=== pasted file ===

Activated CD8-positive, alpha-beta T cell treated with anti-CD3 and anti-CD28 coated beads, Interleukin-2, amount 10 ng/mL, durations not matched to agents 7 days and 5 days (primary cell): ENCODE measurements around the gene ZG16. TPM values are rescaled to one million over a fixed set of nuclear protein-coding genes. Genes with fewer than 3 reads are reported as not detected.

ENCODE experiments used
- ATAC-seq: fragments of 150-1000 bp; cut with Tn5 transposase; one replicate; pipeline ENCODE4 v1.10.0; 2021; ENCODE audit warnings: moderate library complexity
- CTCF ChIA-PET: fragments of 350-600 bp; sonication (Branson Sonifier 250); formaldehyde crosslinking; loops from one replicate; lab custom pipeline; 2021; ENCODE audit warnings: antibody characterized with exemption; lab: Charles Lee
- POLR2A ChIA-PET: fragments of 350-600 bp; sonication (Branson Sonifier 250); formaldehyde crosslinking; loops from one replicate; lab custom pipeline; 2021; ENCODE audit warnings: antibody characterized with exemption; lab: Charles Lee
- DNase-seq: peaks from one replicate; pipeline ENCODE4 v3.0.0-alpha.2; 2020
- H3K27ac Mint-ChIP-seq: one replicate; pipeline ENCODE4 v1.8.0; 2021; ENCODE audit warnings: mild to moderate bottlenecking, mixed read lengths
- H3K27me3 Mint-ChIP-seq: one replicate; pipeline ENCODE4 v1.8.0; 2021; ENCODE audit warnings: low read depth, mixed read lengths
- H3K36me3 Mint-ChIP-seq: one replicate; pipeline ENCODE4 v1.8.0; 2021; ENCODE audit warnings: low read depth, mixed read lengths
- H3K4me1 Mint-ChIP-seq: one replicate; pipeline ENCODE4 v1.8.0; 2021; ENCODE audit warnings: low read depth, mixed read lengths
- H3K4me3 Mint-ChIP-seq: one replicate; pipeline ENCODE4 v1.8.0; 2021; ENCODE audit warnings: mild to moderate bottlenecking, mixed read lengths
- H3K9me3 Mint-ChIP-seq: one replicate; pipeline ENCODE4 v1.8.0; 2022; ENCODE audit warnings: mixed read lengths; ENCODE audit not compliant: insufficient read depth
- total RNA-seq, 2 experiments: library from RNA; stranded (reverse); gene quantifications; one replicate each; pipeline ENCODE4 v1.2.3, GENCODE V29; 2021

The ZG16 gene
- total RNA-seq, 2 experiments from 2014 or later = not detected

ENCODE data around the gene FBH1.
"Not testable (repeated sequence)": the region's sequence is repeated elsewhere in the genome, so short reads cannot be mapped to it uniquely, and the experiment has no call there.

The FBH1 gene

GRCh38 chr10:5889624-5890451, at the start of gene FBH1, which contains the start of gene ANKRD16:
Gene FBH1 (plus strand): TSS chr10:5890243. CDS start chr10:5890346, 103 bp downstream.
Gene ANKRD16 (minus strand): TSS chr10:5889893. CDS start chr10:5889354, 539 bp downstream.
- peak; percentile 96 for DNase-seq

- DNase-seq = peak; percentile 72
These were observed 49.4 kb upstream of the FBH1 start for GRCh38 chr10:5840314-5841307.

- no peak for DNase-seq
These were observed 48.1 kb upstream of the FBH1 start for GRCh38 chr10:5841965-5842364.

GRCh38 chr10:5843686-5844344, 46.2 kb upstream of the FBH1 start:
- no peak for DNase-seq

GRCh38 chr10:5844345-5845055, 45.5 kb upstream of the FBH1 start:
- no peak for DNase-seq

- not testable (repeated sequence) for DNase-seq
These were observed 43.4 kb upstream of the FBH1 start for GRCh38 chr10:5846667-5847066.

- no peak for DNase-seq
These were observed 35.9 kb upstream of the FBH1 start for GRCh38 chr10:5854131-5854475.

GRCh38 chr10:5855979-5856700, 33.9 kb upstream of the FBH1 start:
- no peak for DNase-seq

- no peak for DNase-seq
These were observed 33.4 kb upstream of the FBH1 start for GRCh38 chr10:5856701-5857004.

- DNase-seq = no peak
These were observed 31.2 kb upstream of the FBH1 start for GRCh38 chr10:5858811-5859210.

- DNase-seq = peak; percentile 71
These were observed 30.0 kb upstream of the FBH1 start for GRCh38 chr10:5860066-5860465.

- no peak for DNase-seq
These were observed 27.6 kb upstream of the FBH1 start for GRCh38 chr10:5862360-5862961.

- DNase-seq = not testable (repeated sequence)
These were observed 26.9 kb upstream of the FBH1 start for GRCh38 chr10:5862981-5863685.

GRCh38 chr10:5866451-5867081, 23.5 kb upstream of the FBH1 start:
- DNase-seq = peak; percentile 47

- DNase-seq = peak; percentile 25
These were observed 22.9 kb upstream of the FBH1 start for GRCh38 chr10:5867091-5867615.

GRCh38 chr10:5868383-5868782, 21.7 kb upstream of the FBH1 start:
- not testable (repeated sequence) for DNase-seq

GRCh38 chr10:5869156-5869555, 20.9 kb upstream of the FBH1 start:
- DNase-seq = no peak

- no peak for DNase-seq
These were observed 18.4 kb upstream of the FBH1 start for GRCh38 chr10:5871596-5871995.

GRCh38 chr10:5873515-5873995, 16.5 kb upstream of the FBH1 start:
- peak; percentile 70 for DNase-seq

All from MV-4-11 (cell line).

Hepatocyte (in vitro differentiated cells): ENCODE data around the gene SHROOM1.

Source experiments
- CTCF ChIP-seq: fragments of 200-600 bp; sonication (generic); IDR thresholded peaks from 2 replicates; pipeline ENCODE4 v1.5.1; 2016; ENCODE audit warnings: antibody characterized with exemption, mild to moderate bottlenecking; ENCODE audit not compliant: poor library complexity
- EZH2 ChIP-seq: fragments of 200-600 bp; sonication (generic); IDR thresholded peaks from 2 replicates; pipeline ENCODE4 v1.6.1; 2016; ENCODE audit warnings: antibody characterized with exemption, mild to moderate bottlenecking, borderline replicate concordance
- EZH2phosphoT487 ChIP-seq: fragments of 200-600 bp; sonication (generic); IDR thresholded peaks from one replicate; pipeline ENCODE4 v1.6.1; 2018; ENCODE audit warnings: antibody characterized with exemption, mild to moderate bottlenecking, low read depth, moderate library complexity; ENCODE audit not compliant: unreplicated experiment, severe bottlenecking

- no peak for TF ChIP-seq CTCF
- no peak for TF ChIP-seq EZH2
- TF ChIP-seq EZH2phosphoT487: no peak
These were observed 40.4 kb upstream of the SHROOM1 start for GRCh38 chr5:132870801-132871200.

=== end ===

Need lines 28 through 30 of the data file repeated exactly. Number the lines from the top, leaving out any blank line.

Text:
- no peak for DNase-seq

GRCh38 chr10:5844345-5845055, 45.5 kb upstream of the FBH1 start:
- no peak for DNase-seq